Every agency was required to provide all their data to other public bodies via this network, he said, and “anything that the Ministry of Finance needed, we could extract the data from Asan Bridge, which made our analysis and data-based decisions so much easier.” Before designing rural social programmes, for example, civil servants were able to access detailed demographic data showing how need varied across the country.

Public services can also actively generate data to inform policymaking, pointed out Driss Aquachar, a director with Mastercard’s Public Sector Unit. “In Morocco, we’re working with the public universities to provide their students with cards that are not only an ID, but also a method of payment,” he said. “They can use it on the tram, to go to the library, to buy discounted goods at retailers – and you can see their behaviour, to provide them with a better experience.” Similarly, Mastercard partnered with the UK government to hand out prepaid cards in Northern Ireland during the pandemic, feeding money into local businesses whilst learning about the spenders’ interests and behaviours. All the data is anonymised before analysis, he added, ensuring that individuals’ privacy is protected.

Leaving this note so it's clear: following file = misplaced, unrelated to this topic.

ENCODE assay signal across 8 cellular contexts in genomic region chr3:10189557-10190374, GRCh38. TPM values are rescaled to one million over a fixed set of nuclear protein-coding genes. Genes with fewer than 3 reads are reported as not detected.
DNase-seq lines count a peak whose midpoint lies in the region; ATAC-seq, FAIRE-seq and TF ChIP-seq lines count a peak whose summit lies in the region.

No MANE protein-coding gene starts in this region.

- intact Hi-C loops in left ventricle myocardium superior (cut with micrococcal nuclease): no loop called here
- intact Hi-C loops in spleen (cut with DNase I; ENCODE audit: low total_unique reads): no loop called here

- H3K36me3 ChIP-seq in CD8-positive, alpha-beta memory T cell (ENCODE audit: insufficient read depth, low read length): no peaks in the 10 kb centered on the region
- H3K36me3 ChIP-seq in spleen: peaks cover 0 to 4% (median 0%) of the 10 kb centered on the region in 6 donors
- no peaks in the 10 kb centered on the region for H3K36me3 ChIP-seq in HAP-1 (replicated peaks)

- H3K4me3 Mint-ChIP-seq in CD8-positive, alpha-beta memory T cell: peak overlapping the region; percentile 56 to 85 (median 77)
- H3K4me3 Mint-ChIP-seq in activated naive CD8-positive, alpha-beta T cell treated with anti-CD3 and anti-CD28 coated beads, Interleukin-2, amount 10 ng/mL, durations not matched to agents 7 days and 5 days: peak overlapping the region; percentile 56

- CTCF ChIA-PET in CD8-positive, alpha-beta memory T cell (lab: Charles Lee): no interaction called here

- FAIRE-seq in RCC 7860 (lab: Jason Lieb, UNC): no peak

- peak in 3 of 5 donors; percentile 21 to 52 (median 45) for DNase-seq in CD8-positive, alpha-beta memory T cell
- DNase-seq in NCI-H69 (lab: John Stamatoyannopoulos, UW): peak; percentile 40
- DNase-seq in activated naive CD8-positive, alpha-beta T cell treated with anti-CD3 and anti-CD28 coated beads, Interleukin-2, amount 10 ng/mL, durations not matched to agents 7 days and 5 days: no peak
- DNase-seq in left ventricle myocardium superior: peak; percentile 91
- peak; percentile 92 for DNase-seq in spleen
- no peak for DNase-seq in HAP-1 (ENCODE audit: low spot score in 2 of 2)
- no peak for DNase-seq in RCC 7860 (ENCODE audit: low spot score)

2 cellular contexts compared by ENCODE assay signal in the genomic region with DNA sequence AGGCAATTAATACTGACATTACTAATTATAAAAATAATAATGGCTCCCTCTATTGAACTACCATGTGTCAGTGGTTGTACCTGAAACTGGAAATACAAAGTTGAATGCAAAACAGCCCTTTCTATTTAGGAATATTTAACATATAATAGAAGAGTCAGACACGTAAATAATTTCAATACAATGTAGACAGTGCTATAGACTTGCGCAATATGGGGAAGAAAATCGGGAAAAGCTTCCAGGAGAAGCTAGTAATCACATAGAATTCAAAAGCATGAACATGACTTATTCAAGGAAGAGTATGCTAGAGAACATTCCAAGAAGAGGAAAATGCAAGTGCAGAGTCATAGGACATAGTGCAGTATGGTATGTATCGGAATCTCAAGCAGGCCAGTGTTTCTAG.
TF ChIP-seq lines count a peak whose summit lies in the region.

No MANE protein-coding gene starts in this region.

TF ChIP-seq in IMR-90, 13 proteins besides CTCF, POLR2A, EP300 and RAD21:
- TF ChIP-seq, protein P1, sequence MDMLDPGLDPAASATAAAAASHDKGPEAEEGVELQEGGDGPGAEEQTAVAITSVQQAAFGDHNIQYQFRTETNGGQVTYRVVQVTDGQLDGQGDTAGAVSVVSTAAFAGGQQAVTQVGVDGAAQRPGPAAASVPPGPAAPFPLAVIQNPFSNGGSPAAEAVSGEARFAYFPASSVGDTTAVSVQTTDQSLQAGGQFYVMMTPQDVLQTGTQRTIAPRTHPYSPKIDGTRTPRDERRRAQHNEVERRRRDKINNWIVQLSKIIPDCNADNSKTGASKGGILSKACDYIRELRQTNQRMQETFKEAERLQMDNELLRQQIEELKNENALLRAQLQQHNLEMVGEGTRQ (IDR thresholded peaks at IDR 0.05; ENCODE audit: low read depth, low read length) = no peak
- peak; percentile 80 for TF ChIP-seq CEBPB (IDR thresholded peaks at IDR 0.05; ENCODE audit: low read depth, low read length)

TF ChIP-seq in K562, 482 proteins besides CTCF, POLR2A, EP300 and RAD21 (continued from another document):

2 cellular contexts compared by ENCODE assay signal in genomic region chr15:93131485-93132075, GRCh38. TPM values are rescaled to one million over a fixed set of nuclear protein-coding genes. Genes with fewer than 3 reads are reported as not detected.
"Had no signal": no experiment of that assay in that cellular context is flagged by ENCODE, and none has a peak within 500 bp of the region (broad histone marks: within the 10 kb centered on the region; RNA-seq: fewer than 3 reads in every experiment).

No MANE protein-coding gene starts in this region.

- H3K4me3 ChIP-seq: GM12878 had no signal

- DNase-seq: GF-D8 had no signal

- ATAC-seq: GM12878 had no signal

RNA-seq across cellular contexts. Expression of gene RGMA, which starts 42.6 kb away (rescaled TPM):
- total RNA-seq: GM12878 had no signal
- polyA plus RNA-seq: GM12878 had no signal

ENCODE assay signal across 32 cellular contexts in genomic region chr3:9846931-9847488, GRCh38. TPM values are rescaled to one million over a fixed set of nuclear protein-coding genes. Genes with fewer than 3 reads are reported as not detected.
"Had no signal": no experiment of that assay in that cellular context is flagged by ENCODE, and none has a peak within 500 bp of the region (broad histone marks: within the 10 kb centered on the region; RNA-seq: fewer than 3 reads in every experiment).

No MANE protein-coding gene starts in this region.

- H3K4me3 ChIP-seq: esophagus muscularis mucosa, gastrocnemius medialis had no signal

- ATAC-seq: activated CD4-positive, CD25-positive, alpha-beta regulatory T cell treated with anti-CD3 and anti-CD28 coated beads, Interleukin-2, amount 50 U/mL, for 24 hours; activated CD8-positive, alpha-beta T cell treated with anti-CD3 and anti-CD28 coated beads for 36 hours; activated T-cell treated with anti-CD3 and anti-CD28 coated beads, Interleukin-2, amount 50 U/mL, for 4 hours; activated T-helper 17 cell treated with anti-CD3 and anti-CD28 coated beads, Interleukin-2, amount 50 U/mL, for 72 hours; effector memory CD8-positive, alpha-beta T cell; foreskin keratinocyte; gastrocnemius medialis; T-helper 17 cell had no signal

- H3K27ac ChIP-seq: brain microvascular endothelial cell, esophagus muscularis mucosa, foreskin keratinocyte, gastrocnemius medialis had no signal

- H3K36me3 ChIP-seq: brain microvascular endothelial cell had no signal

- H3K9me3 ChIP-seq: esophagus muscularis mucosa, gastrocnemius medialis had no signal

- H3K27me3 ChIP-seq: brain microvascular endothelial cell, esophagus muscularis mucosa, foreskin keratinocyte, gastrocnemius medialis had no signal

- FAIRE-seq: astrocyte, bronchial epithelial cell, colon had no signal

To demonstrate the value of this kind of data, Aquachar cited Mastercard’s work on tourism with the Moroccan government: analysis of aggregated data on overseas visitors’ spending helps shape the country’s tourism strategy. His colleague Cagri Aydogan, a regional vice president with Mastercard Advisors, noted that the company is working with North American local authorities to understand how parking charges affect local retailers’ trade: by altering the charges and monitoring the impact on financial transactions in nearby businesses, they can find the best possible balance between parking fees revenue and retailers’ takings.

A radical approach to means-testing